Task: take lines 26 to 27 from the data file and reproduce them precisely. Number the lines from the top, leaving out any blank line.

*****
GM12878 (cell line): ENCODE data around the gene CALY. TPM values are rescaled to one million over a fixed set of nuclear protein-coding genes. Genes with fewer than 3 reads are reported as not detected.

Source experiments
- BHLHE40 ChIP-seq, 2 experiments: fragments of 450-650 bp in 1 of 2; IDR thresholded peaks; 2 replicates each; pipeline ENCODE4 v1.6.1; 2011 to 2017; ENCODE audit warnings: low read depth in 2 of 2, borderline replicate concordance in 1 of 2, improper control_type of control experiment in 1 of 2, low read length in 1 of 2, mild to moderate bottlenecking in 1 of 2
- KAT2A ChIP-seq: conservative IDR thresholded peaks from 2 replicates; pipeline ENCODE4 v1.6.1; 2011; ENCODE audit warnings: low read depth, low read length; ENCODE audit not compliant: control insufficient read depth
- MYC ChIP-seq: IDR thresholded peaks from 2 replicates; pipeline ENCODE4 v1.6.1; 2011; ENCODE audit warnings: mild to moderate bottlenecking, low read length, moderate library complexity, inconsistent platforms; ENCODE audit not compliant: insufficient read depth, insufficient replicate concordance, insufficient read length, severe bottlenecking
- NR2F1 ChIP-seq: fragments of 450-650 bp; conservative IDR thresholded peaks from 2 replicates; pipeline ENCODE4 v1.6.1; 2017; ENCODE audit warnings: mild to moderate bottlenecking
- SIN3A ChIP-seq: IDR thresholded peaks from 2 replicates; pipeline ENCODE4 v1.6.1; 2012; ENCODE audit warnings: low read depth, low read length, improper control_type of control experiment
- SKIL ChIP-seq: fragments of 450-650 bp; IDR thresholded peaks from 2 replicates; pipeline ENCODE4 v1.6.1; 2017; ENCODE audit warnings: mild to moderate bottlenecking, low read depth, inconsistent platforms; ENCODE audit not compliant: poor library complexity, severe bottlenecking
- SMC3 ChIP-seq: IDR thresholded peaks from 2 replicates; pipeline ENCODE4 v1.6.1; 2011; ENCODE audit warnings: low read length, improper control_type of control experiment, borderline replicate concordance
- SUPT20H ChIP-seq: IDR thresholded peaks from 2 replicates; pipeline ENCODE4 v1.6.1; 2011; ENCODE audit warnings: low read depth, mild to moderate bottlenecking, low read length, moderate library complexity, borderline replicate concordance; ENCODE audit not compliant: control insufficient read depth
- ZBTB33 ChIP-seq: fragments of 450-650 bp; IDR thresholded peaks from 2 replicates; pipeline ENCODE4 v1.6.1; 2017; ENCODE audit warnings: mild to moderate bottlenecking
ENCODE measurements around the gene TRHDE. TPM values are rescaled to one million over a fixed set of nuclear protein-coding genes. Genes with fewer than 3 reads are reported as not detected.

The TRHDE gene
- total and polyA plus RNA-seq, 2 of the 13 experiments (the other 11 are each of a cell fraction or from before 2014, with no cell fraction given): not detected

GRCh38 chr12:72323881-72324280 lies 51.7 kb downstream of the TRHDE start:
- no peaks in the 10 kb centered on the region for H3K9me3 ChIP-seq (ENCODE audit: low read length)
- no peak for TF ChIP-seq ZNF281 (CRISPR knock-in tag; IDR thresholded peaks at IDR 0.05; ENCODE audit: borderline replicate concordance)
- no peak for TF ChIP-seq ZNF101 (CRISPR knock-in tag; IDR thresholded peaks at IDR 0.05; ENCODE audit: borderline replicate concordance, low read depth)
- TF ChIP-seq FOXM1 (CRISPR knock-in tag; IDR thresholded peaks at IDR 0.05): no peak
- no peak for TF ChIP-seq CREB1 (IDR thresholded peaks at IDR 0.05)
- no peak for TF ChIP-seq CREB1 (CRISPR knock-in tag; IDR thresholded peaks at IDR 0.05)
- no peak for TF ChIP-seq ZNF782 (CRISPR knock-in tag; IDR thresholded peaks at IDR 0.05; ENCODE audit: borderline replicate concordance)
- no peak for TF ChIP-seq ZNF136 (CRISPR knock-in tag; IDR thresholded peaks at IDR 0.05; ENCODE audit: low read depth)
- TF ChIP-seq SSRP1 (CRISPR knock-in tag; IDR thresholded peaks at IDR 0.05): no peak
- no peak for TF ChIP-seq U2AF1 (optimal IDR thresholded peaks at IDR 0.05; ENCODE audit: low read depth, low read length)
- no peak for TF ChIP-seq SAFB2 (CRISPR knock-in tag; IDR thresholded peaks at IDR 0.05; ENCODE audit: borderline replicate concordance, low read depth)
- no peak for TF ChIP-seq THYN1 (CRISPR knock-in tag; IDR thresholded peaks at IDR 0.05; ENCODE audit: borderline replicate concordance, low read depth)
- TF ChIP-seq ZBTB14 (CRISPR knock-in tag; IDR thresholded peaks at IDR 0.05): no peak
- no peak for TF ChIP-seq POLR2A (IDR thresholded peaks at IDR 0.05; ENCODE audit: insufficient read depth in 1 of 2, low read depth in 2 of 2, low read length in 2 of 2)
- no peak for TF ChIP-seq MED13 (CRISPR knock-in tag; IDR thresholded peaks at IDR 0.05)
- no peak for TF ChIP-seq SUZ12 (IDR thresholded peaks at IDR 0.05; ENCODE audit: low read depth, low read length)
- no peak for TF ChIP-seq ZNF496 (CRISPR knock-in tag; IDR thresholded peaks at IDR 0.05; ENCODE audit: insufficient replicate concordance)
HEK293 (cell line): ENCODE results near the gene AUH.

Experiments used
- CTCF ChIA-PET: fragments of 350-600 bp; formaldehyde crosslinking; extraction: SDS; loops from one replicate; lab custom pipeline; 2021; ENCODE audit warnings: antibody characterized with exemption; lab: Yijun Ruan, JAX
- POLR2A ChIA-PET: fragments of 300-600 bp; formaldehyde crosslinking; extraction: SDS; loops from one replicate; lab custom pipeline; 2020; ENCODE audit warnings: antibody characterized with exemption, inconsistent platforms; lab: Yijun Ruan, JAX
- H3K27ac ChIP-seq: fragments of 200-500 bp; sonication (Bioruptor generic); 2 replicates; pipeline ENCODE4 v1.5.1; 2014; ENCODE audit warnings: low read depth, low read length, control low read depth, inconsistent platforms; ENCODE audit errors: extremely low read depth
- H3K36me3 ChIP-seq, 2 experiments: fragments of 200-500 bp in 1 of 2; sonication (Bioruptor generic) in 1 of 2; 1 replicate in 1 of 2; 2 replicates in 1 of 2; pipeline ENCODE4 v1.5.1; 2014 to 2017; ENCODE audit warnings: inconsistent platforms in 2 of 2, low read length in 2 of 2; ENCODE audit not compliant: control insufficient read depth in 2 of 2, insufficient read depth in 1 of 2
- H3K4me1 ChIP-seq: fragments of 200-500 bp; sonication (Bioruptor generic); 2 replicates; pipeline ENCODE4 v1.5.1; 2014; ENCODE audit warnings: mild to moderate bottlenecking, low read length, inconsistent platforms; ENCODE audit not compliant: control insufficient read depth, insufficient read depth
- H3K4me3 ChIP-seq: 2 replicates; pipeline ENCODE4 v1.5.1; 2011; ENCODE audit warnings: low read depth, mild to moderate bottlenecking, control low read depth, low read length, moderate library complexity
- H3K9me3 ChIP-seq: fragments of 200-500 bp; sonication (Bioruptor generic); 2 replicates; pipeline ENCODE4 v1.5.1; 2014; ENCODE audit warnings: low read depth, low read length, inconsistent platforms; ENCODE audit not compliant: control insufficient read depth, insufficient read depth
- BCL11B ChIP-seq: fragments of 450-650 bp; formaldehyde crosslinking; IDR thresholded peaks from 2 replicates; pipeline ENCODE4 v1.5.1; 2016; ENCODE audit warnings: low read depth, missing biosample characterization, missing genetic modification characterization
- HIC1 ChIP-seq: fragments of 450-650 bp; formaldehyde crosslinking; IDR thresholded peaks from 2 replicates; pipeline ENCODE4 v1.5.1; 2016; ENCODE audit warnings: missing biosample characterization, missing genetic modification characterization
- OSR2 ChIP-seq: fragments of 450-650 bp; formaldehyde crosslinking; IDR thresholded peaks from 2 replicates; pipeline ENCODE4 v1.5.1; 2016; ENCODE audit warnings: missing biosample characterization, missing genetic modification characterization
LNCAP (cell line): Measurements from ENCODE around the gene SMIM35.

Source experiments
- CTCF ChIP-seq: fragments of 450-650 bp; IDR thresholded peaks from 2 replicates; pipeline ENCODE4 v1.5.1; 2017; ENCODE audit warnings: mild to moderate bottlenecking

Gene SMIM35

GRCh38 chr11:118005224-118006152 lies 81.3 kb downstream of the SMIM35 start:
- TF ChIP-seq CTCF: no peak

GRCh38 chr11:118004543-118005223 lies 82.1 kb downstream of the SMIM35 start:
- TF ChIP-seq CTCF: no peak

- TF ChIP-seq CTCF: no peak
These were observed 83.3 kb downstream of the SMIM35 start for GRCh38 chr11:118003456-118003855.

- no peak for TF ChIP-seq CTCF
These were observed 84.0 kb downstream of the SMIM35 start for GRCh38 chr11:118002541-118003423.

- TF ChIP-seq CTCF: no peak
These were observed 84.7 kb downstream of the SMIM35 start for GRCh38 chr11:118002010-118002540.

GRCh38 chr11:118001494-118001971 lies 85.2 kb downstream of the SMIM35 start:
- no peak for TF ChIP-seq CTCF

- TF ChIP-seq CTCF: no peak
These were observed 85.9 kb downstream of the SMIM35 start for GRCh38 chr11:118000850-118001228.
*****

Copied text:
- no peak for TF ChIP-seq SAFB2 (CRISPR knock-in tag; IDR thresholded peaks at IDR 0.05; ENCODE audit: borderline replicate concordance, low read depth)
- no peak for TF ChIP-seq THYN1 (CRISPR knock-in tag; IDR thresholded peaks at IDR 0.05; ENCODE audit: borderline replicate concordance, low read depth)